Jewelry Designer Elsa Peretti Is a Breakfast Hit at Tiffany's
10/28/1974 at 01:00 AM EST
With gold up to $155 an ounce, it was bound to happen. Tiffany, one of the last bastions of gold-only jewelry, has finally tumbled. To celebrate going off the gold standard, the famous Fifth Avenue store invited its friends to a "Breakfast at Tiffany's," whose star was Elsa Peretti, 34, a Florentine ex-model. Her fluid-form designs are the first silver jewelry carried by Tiffany in 25 years. (In the 1940s, Tiffany dropped silver as "unfashionable," and concentrated exclusively on higher-priced gold.)
While Elsa Peretti's jewelry won her a 1971 Coty award—the Oscar among fashion designers—and her contour bracelets, snake-head chains and belt buckles and teardrop pendants give Tiffany's president Henry Piatt "shivers" of pleasure, Elsa herself is a relative newcomer to design. Her interest in architecture (as a schoolgirl in Rome she was always sketching classical monuments and she later worked for an architect in Milan) could be combined, she discovered, with her sense of fashion, which was earning her $75 an hour as a mannequin.
In 1969, the 5'9" beauty was modeling for fashion designer Giorgio di Sant' Angelo in New York when the vision struck—"I realized it was jewelry I wanted to do." In wax, she created simple, abstract designs and then cast them in silver for designers Sant' Angelo, Oscar de la Renta and Halston. Before long, her jewelry was seen in all the right places—on the couture clothes of women like Ethel Scull and Liza Minnelli as well as in the ready-to-wear departments at Bloomingdale's.
Last spring Halston arranged a meeting between Elsa and Tiffany's. The timing was perfect. "We were looking for somebody to capture the mood of the young woman as well as the older woman," says Tiffany's Piatt, "someone who could make jewelry that women could wear with jeans and sweaters as well as their ball gowns." Last month Elsa began to sell her jewelry in the New York store and at five branches around the country.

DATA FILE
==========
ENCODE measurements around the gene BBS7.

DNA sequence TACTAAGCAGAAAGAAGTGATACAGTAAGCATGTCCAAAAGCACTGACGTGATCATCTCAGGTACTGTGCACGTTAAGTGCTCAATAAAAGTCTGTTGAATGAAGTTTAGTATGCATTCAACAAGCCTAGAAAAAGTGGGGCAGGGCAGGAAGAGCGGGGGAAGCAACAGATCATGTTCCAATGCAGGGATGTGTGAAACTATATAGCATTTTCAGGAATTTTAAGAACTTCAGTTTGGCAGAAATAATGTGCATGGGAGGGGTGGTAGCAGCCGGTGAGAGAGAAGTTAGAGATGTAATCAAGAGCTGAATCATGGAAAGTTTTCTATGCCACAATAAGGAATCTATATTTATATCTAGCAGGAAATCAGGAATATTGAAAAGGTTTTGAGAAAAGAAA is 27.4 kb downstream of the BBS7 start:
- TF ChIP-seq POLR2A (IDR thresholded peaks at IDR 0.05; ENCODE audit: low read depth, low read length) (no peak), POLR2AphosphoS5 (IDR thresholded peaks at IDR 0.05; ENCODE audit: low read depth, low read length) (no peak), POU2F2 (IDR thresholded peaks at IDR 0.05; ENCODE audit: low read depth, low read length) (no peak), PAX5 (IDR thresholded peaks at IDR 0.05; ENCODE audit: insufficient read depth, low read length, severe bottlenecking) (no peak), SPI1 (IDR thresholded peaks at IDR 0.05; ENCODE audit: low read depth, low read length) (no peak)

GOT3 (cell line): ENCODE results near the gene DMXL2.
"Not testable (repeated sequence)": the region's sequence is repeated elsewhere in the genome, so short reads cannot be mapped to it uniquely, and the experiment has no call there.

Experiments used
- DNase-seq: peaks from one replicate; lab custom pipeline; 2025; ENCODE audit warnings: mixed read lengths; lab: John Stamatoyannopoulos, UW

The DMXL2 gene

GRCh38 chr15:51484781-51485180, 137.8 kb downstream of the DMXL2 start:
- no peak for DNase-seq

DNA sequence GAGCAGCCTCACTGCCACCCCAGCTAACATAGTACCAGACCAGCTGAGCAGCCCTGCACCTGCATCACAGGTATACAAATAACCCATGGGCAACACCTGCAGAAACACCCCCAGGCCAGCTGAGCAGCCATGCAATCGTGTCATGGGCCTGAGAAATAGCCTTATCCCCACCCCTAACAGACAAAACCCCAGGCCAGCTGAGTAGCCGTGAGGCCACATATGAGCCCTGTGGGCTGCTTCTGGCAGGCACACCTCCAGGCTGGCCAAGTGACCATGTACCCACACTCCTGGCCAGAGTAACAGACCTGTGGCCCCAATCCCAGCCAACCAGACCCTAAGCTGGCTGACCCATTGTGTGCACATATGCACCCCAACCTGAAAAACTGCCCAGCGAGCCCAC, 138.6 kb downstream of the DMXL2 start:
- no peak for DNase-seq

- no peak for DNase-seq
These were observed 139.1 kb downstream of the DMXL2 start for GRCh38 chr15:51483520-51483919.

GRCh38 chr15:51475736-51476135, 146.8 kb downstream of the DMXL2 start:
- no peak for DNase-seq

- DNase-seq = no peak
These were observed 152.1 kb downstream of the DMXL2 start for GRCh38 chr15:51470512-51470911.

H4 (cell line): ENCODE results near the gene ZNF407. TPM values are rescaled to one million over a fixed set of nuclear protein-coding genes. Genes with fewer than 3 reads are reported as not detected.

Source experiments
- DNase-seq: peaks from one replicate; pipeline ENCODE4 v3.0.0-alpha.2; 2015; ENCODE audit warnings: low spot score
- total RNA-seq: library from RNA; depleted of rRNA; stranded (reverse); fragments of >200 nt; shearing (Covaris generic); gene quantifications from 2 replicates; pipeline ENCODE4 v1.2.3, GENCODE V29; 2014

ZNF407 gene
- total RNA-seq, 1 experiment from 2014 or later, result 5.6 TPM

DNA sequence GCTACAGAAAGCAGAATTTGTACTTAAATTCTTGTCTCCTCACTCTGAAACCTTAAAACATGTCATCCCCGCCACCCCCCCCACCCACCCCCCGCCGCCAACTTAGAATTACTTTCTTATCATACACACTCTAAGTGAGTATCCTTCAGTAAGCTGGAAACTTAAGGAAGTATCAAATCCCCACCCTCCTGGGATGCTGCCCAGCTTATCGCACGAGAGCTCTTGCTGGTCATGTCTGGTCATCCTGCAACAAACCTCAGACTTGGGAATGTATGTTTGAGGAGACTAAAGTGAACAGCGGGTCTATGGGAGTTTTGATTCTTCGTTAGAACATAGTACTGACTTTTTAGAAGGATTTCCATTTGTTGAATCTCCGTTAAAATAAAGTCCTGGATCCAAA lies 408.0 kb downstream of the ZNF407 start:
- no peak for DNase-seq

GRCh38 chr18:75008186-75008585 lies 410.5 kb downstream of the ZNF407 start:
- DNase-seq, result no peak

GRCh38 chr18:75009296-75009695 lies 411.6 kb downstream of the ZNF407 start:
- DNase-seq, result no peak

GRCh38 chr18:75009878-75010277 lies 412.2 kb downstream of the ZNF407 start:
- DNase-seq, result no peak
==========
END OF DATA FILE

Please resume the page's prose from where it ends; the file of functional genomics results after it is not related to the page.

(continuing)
"I design for the working girl," says Elsa, whose origins as the daughter of an Italian oil company president are hardly proletarian. "What I want is not to become a status symbol, but to give beauty at a price. A big diamond necklace is nouveau riche, really. People who have wealth a long time don't wear such things." Her Tiffany prices range from $1,000 for thin gold chains set with diamonds (called "Diamonds by the Yard") down to $33 for sterling teardrops. Piatt, grandson of Tiffany's founder, insists, "You don't need a rich sugar daddy to afford Elsa's jewelry."
Elsa herself can afford frequent trips to Hong Kong, where some of her jewelry is made, and a 17th-century former nunnery outside Barcelona, where she lives six months a year. But in New York she has had to give up all-night disco dancing. She's too busy. And though she dates frequently, Elsa has no plans for designing her own wedding ring. "I would like to get married," she admits, "but it must be a man who is part of my work, or me part of his." Why? Simple. "The only time we could communicate is in the daytime. At night, I would be too tired."